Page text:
18. What are your future plans? What do you expect/hope to be doing ten years from now?

I don’t have any plans. I believe that life has ended for me! I am just waiting to die.

19. Are you able to provide a helpful hint that may have taken you a long time to learn, but which you wished you had known earlier? If so, please state what it is to potentially help other TBI survivors with your specific kind of TBI.

I’m too gullible. Most TBIers are.

20. What advice would you offer to other TBI survivors? Do you have any other comments that you would like to add?

Hall, DuWayne 2

DuWayne Hall

Be patient with yourself. Recovery takes a long time!

 

Thank you, DuWayne, for taking part in this interview. I hope that your experience will offer some hope, comfort, and inspiration to my readers.

(Disclaimer: The views or opinions in this post are solely that of the interviewee.)

(Photos compliments of DuWayne.)

If you would like to be a part of the SPEAK OUT! project, please go to TBI Survivor Interview Questionnaire for a copy of the questions and the release form.

 

                  Come one! Come ALL!putthis_on_calendar_clip_art

(NOTE: New Day, Sunday – Same Time)

What:        “Another Fork in the Road” on Brain Injury Radio Network:                               “Prisoner Without Bars” (part 2)

(This show was originally scheduled for August 18th, but was aborted due to technical difficulties in the studio.)

Why:         Donna continues her story of David’s Traumatic Brain Injury and their life together after TBI.

Where:     Brain Injury Radio Network

When:       Sunday, September 7th, 2014

Time:         5:00p PDT (6:00p MDT, 7:00p CDT, and 8:00p EDT) 90 minute show

How:         Click: Brain Injury Radio Network.

Call In:    424-243-9540

Call In:     855-473-3711 toll free in USA

Call In:    202-559-7907 free outside US

or SKYPE

If you miss the show, but would like to still hear the interview, you can access the archive on On Demand listening (Archived show) will be available after the show both on the Brain Injury radio Network site and on my blog in “On the Air.”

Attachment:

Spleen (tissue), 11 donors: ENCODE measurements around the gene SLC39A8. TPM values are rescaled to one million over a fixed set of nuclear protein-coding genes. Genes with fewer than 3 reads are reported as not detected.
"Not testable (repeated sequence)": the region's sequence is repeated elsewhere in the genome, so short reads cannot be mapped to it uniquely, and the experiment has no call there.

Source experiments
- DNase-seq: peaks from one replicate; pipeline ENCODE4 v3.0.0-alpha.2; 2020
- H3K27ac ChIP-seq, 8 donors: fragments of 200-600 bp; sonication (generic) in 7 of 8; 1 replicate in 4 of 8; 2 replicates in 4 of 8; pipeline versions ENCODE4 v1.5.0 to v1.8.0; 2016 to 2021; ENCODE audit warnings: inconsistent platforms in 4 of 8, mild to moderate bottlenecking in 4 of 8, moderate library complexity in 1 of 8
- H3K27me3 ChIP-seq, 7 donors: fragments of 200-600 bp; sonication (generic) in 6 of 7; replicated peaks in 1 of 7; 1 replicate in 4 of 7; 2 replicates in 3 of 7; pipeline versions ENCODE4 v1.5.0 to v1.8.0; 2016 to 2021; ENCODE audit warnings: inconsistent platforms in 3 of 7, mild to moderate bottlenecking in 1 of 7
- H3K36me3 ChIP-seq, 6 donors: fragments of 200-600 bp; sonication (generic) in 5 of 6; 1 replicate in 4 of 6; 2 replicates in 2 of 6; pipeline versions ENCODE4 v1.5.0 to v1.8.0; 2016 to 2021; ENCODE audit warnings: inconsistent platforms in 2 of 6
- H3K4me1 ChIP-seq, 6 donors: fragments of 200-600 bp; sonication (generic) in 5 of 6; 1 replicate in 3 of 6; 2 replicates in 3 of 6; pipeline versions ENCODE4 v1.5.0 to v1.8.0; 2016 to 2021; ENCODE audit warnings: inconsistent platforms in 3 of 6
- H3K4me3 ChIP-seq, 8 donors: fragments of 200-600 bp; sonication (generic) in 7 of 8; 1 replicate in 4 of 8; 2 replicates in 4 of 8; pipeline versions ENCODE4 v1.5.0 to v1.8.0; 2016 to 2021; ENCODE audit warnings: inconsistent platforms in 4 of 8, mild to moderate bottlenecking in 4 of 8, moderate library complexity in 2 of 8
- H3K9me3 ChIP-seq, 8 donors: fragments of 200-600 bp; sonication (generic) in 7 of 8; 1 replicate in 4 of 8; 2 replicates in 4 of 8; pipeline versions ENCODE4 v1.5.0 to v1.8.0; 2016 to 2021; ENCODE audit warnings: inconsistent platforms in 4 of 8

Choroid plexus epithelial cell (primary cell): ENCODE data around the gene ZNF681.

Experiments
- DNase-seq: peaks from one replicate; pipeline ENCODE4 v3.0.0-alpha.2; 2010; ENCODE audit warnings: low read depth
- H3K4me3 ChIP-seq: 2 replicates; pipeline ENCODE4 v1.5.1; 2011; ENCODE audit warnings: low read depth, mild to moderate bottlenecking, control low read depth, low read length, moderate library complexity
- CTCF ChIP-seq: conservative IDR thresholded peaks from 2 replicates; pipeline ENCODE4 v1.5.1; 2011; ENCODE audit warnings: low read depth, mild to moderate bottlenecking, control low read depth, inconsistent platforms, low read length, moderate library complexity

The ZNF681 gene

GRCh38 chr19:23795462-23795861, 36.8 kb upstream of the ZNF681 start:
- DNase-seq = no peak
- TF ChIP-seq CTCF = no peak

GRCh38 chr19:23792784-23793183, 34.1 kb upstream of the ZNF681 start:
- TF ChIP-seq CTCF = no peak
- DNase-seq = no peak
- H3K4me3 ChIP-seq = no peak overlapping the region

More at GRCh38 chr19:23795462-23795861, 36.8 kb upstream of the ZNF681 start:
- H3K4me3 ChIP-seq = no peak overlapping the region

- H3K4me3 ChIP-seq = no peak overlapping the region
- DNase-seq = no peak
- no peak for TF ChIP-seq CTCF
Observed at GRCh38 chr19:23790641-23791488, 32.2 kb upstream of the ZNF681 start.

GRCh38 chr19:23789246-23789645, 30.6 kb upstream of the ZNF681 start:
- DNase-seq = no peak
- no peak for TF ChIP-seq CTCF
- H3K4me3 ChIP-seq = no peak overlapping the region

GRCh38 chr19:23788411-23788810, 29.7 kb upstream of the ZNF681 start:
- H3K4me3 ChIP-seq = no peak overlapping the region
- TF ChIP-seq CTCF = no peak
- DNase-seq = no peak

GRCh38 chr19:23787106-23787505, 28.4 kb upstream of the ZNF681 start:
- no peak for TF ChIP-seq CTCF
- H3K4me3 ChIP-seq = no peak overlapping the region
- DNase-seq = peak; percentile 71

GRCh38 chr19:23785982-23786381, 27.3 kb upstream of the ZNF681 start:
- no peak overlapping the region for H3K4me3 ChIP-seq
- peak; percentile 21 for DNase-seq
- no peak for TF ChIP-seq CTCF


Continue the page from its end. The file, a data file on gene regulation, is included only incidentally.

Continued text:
(Clip Art compliments of Bing.)

So . . . what do you think? Is there something you are passionate about in this TBI world? Do you want to be heard? Your opinion matters! You can SPEAK OUT! on “So Whaddya Think?”

Simply send me your opinion, and I will format it for publication. Posts may be short, but please send no more than 1,000 words. Send to donnaodonnellfigurski@gmail.com

I hope to HEAR from you soon.

Football, Brain Injury, and Steve Almond

 by

 David Figurski

So Whaddya Think Brain th-4

The National Football League (NFL) starts its season today. I’ve written before about American football and the likelihood of a player getting a life-altering brain injury. Incontrovertible evidence is building that playing football is dangerous for the brain. The evidence is particularly dismaying when it comes to our youth.

I admit to liking the game. But as author Steve Almond points out, I am one of the many fans who are feeling “queasy” about enjoying a game that has so much baggage. I am certainly happy that none of my nephews who played football in high school thought about playing in college, even though each one excelled in the game. I also have a traumatic brain injury. I know what my brain injury has done to Donna’s and my life. I have also read the interviews and guest blogs. The amount of chaos and stress that visits not only the afflicted person, but also his or her family, is unimaginable.

Steve Almond, a former rabid fan, has been questioning the U.S. society’s love of football. He has written a bestselling book, Against Football: One Fan’s Reluctant Manifesto. I think his essay, an article written about his ideas, and an audio are food for thought for us and completely appropriate for this category.

Disclaimer:
Any views and opinions of the author are purely his/her own.

As I say after each post:

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(Clip Art compliments of Bing.)